Happy 2018: Welcome to the Year of Strength

I’m ready to make 2018 your best year of running ever. Will you join me and take the next step with your training?

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We have a lot of strength training for runners material to cover, but let’s take a step back first…

Every January, I like to reflect on the past year and set a theme for the new year.

This helps us accomplish a lot of goals:

  • What did we do right? (let’s do more of this!)
  • How can we improve, tweak, and adjust?
  • What should we celebrate? (there’s joy in running!)
  • Is there an area of running that we’ve been neglecting?

And 2017 was a banner year for the Strength Running community! Not because of any awards or accolades, but because of you.

True.. we hit some great milestones over the last year:

But these accomplishments are not as important as your accomplishments.

I judge SR’s success by the progress of my 1-on-1 coaching clients, custom training plan clients, members of Team Strength Running, and the feedback I receive from runners who invest in our training programs.

And the improvement is coming fast and furious!

Some of our more detailed case studies are examples of what’s possible when you commit:

Josh lost weight, stayed healthy, and ran a sub-5 mile (as a business owner and father)!

Lynsey escaped a frustrating two years of injury problems to run faster than she ever has in the past.

Monte ran a successful first marathon – at his goal weight – while breaking the 4-hour time barrier.

Kira turned 5 years of injuries and thousands of wasted dollars into 4 (healthy) personal bests.

Over the last year, I also added more and more feedback about our training plans (here) and injury prevention program (here) than any other year.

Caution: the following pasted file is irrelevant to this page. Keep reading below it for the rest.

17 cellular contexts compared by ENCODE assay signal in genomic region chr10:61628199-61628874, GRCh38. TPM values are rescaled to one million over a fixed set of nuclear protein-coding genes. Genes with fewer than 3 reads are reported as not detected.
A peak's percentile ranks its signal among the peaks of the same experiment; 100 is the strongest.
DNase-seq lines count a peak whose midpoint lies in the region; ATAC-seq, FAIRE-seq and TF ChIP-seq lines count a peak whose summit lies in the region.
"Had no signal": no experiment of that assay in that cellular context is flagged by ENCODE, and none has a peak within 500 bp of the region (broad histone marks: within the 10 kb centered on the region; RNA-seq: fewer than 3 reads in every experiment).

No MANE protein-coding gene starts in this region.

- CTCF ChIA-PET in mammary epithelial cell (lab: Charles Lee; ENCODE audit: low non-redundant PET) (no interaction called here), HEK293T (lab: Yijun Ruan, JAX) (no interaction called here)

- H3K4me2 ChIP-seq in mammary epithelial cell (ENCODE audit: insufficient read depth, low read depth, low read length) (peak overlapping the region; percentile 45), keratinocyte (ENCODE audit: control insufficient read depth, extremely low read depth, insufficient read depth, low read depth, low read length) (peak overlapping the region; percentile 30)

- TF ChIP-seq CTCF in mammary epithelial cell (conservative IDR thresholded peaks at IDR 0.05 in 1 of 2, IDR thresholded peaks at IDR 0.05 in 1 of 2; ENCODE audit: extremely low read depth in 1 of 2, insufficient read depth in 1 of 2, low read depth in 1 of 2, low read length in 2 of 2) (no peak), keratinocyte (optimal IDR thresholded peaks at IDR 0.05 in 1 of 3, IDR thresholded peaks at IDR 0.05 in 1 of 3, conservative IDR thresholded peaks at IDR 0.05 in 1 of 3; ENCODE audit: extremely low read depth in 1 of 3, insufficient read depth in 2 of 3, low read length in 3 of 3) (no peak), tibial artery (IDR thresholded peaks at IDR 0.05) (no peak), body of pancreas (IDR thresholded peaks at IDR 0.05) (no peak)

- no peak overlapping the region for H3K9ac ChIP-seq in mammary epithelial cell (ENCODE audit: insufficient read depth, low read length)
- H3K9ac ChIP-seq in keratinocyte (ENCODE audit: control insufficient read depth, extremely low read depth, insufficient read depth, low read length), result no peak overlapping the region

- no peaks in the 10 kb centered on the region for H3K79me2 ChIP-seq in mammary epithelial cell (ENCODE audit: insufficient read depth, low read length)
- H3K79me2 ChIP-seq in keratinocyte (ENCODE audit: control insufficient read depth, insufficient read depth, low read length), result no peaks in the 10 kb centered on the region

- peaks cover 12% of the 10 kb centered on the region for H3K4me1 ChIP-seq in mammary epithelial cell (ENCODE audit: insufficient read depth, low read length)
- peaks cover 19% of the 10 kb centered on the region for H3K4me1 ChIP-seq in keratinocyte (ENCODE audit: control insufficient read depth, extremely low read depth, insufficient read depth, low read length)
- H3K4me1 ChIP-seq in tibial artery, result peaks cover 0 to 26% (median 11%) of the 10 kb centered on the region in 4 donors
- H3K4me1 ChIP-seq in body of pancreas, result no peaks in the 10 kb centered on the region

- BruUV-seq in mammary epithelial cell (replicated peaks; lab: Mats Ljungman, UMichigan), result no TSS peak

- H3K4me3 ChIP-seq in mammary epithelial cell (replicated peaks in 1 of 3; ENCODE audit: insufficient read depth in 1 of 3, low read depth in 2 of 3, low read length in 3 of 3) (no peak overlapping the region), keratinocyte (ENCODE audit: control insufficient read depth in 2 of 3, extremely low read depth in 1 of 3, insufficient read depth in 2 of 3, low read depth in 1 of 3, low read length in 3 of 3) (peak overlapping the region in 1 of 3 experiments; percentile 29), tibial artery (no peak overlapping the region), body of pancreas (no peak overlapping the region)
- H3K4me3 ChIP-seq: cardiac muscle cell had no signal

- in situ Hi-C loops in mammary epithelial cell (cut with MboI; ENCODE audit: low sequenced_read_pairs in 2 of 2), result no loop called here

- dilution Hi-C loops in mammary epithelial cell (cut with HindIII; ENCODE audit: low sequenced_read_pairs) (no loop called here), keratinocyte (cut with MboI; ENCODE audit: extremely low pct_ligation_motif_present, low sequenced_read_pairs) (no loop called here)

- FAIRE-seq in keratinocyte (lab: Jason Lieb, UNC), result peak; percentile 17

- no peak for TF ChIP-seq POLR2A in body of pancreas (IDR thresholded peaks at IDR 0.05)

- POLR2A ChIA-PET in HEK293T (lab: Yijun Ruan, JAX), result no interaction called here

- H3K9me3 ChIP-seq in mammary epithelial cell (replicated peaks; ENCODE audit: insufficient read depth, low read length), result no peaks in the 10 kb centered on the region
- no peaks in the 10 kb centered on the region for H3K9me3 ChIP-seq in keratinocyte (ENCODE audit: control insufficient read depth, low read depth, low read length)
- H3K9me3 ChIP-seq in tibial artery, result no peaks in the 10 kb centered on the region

It seems like I get feedback like this on a daily basis. And it makes my day!

But while it makes me feel great that our programs and coaching services have been so successful, I really have you to thank. Because it’s your hard work that’s given you these incredible results.

This would not have been possible without you taking action, investing in yourself, and putting in the work. I can only point you in the right direction

Thank you for all of your hard work over the last year! You make being a coach the most rewarding job I could imagine.

We’re Ready for the Next Step

Over the last seven years, we’ve focused on a variety of themes:

You’ll notice that each area of focus is different – but related.

Even though stretch goals and consistency might seem very different, you can’t accomplish a stretch goal without consistent training!

And this year, we’re building on our previous themes with a more advanced topic: strength training for runners.

Just like our running progresses, so must our ancillary work.

Over the years, our…

  • … mileage must increase if we’re to continue improving.
  • … workouts must become more challenging (or else you’ll hit a performance plateau).
  • … long runs must become more complex and specific to spur more endurance adaptations.

And now, we’re ready to take the next step with our strength training workouts.

I teased this topic in an earlier episode of Q&A with Coach:

Now we’re ready to get a bit more advanced and lift the right way – just like the pros strength train.

Elite runners don’t avoid the gym. And they certainly don’t lift like body builders or CrossFit athletes.

The pros lift for power, speed, and durability.

The right strength training workouts for runners make you faster. They prevent injuries. And they improve your efficiency – allowing you to run faster at the same effort.

That’s why I’m thrilled to announce that 2018 is The Year of Strength.

The Benefits of Strength Training for Runners

Strength Training Workouts

Ever since the worst injury of my life left me unable to run for six months, I’ve been on a mission to crack the injury cycle and help runners prevent more injuries.

First, I recognized the incredible benefits of strength training for runners:

  • Stronger muscles, tendons, ligaments, and connective tissues